Dorothy heard a punch card drop into a metal slot, behind her left breast from its sound. The slot registered the number of holes in the card. Fifty; the shape of happy. The card slotted back and another card slotted in.

“Yes,” Dorothy said. “There is a spring.”

In her room she dusted and organized her books by the colors of the human visible spectrum. She was aware of lenses so thin as to be invisible, sliding across her optical apparatus. Her mother knocked.

“Dinner,” her mother said. “How tidy your room looks.”

“I would like to read,” Dorothy said. “I have a great deal to study.”

She slept standing. Or not quite slept: the belt wound down. She was aware of a cooling. She read the Encyclopedia Britannica, one volume with each optical apparatus. Whatever was happening to her, perhaps she could become a professor. Or a secret agent. Or a navigator on a trans-Atlantic steamer. The bolt behind her ear vibrated a little. Card T5 slotted into read position. Thirty-five holes—hope. Card T6—fear.

The hall outside her room was unlit. Her parents and brother had gone to bed. She could hear their breathing. She could not hear her own. Two lenses locked in place across her optical apparatus and by the moon in the skylight she was able to register the polished wood banister. In the parlor she read the New York World and the Times, the classifieds—situations for young ladies.

Something was wrong, something missing, some procedure no longer being triggered.

She re-registered the papers, letter by letter, a five hundred point nine percent increase in efficiency over her previous input, which her chronometer registered as a two hundred percent increase over estimates of previous, biologically-tooled readings.

No deficiencies. All operations were proceeding optimally.

In the morning, on the platform, she marked a minimum three-foot distance from the hem of her skirts to the next passenger. On the train, she sat at the end of one bench, and the no one took the seat beside her.

At her desk mirror, she fixed her hair to fully cover her right rear cranium bolt.

“Ah, Dorothy,” her boss said. “Excellent. There’s a new girl on twenty-two. I trust you know how to proceed.”

“Correct,” Dorothy intoned. “I am familiar with the routine.”

In her chest cavity, to the left of her spinal cable, where everything should have been dry, something dripped onto a flywheel, and the flywheel flew, in error or excellence, and to what purpose, she would have to determine. Not immediately; no need. Nearly half her daily chronometer was, as yet, undesignated.

She could locate no instructions concerning limits.

Sarah Malone's fiction has appeared in PANK, Five Chapters, The Good Men Project and elsewhere.

Morrison County Local News

by Dinah Serritelli

A Caucasian male has been found by The Old Mill railway line, a line not used in over thirty years.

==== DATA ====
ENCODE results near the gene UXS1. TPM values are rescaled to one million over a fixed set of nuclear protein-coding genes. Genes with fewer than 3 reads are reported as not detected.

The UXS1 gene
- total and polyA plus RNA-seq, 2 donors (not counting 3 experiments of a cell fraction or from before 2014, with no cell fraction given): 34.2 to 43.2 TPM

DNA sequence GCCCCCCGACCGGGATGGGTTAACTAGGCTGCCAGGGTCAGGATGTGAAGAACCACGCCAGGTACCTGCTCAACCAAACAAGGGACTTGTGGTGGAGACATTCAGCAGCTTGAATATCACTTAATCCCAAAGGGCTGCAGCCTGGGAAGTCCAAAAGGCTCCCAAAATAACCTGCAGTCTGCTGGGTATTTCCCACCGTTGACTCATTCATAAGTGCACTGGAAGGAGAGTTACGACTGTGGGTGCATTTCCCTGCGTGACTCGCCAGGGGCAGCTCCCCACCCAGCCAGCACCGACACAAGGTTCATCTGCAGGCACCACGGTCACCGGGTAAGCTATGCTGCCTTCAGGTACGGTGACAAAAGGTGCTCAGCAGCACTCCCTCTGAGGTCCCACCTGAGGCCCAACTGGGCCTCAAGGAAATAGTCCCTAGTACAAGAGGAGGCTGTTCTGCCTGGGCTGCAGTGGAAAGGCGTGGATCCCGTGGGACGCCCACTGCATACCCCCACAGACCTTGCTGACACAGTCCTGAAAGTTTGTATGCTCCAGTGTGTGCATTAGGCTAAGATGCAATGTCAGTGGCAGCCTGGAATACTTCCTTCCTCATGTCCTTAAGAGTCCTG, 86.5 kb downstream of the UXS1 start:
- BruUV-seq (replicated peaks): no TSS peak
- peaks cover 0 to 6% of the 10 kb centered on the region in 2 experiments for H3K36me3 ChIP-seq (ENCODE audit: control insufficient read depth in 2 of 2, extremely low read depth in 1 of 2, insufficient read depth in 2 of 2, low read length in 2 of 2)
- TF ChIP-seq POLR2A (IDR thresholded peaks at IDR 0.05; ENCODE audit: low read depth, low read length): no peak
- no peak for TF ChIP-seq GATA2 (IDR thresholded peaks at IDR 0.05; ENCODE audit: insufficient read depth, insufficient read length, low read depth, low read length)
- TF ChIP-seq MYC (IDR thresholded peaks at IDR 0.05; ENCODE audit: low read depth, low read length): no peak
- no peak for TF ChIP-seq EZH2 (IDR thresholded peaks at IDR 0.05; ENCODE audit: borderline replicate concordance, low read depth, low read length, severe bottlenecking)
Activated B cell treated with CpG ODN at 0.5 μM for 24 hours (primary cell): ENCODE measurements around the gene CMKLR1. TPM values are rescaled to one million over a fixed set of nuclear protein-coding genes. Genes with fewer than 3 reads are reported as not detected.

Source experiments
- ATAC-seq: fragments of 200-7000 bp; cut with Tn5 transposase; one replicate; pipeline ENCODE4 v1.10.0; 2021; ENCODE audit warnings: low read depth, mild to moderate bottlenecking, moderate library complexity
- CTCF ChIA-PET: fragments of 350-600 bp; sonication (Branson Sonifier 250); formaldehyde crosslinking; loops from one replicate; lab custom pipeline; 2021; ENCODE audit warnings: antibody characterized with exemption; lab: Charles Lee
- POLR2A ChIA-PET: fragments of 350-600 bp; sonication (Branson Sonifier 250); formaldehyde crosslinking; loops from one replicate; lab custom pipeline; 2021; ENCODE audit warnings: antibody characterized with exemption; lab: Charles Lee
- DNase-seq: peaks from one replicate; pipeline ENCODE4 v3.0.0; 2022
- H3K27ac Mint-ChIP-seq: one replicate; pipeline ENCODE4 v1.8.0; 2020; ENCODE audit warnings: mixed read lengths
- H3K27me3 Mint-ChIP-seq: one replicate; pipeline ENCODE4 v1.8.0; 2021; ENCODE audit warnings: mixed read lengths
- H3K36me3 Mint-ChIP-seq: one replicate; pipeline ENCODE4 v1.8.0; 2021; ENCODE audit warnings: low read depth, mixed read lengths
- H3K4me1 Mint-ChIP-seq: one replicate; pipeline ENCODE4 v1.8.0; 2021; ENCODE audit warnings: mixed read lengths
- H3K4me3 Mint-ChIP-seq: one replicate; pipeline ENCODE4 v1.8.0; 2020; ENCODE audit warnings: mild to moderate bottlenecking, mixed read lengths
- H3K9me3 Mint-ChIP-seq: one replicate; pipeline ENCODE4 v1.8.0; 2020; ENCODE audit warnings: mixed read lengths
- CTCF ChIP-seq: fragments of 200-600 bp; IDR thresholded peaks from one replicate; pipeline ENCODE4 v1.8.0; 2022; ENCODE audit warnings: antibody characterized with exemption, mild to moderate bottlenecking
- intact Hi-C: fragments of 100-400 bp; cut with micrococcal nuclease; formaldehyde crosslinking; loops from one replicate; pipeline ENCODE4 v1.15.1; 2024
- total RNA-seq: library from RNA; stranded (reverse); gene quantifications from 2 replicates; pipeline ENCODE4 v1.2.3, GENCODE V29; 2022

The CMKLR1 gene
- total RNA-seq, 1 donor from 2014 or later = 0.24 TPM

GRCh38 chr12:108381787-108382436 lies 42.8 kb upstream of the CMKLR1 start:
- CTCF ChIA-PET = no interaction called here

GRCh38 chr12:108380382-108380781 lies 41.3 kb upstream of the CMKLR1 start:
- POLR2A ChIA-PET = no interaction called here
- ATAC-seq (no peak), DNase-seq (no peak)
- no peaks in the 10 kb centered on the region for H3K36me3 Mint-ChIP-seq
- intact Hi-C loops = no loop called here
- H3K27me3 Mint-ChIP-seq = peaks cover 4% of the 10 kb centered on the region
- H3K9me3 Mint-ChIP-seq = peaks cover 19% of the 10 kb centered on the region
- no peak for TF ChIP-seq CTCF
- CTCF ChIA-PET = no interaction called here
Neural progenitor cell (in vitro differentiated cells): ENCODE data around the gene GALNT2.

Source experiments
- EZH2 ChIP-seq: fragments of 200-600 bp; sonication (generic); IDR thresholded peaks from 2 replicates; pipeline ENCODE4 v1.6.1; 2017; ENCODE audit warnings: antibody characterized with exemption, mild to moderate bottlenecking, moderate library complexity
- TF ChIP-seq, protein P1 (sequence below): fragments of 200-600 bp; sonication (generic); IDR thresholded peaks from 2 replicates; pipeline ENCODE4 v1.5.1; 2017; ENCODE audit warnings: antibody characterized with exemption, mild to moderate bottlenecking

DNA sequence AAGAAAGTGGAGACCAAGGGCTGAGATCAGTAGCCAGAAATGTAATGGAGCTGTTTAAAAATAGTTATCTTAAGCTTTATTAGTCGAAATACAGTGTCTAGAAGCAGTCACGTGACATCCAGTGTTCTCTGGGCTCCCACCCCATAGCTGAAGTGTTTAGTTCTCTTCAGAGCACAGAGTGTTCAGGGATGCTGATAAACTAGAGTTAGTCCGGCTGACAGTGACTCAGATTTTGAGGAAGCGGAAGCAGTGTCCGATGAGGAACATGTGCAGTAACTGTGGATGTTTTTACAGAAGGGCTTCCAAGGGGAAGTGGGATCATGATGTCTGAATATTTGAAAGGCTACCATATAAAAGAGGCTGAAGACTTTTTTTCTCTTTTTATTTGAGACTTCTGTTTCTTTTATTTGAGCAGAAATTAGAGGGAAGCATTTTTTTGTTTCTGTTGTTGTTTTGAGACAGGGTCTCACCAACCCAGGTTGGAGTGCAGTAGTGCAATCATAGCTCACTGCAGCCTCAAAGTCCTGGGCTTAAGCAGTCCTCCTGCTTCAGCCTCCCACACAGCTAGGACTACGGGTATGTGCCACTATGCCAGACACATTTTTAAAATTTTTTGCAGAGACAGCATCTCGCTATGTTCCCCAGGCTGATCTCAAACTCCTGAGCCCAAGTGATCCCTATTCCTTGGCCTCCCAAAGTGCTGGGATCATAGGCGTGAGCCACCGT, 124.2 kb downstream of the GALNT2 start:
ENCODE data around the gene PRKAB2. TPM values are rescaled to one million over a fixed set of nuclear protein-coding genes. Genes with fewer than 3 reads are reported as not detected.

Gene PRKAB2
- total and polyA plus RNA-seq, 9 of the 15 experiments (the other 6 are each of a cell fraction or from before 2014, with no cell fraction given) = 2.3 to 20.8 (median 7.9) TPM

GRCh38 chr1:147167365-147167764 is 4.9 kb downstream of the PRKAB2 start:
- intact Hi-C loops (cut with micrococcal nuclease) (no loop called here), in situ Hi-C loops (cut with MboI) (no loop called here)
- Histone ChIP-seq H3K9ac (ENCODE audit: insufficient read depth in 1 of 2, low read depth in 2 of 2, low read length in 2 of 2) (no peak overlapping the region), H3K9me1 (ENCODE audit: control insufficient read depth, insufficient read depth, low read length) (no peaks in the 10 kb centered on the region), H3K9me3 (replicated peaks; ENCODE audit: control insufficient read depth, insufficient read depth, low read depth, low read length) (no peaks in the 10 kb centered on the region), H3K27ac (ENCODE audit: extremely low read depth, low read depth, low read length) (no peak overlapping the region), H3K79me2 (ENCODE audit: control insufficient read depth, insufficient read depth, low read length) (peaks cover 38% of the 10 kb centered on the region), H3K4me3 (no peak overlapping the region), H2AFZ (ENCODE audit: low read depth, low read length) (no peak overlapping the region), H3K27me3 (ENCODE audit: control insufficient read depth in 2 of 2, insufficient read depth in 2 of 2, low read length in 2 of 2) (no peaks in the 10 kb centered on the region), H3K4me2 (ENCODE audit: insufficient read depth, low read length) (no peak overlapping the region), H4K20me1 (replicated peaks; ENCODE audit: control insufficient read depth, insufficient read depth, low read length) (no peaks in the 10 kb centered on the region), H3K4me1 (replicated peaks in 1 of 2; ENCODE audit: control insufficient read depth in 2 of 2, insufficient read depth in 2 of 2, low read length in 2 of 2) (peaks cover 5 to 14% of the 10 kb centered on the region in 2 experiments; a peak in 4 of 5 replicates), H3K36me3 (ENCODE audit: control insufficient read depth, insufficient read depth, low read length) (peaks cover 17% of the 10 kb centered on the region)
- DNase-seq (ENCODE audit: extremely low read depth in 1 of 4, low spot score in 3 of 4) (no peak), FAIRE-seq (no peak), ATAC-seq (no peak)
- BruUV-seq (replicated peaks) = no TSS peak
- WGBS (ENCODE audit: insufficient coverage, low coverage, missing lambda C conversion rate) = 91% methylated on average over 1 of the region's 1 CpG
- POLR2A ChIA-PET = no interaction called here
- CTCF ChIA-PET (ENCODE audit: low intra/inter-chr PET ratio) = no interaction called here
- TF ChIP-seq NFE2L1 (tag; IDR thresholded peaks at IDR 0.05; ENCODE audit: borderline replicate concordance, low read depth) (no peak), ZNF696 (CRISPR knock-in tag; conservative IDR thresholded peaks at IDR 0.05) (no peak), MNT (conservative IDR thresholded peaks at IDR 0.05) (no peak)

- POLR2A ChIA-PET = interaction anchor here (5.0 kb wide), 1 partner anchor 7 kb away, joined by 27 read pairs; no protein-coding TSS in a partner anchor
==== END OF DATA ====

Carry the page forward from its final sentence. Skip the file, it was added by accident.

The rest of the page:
No identification was found other than a well-worn Bible, on the fly leaf an inscription reading “To my precious son, remember God loves you and so do I. ~Momma.” It was dated 1952.

Death was natural causes, age and hard-living appearing to be a big factor. 

Anyone who might have information please notify your local Police Department
to contact the Sheriff here at Morrison County.

Dinah Serritelli does quite a bit of scribbling. Keeps me off the streets and out of trouble, she says. “Morrison County Local News” is part of her fictional newspaper series.

This is the Train to Braintree

by Daniel Schafer

The man stood in the posh underground at Harvard Square, deliberately placing himself below a murmuring fan that jostled his shaggy hair, causing it to halfheartedly whip his brow in a way that was not threatening and only mildly annoying.

Those first few minutes at the station were typically pleasant. The thoughtfully crafted brick walkway made him think of what a cobblestone street in 19th century London must have been like, or the fancy courtyard that lead to Emily Gilmore’s famous front door.

A woman strummed her guitar to the beat of a synthesized drum track and happily bounced as she recited Fleetwood Mac’s “You Can Go Your Own Way.” It was early, his mind was still lost in a morning haze, but her heavy Chinese accent, wide smile and comically phony synthesizer conjured memories of the first time the man heard the song years before. A sunny day in June. Early evening. He was about to leave his house to run with some friends from school before swimming laps or perhaps playing water polo. Afterward he’d watch Gilligan’s Island reruns and devour two or three bowls of spaghetti his mother had saved for him. The live music really was his favorite part of the commute. This song in particular made him smile. The man thought he’d give her a dollar if his legs weren’t so exhausted. For some reason his legs always felt drained after a hot, sticky night of little sleep at the hands of the Boston humidity.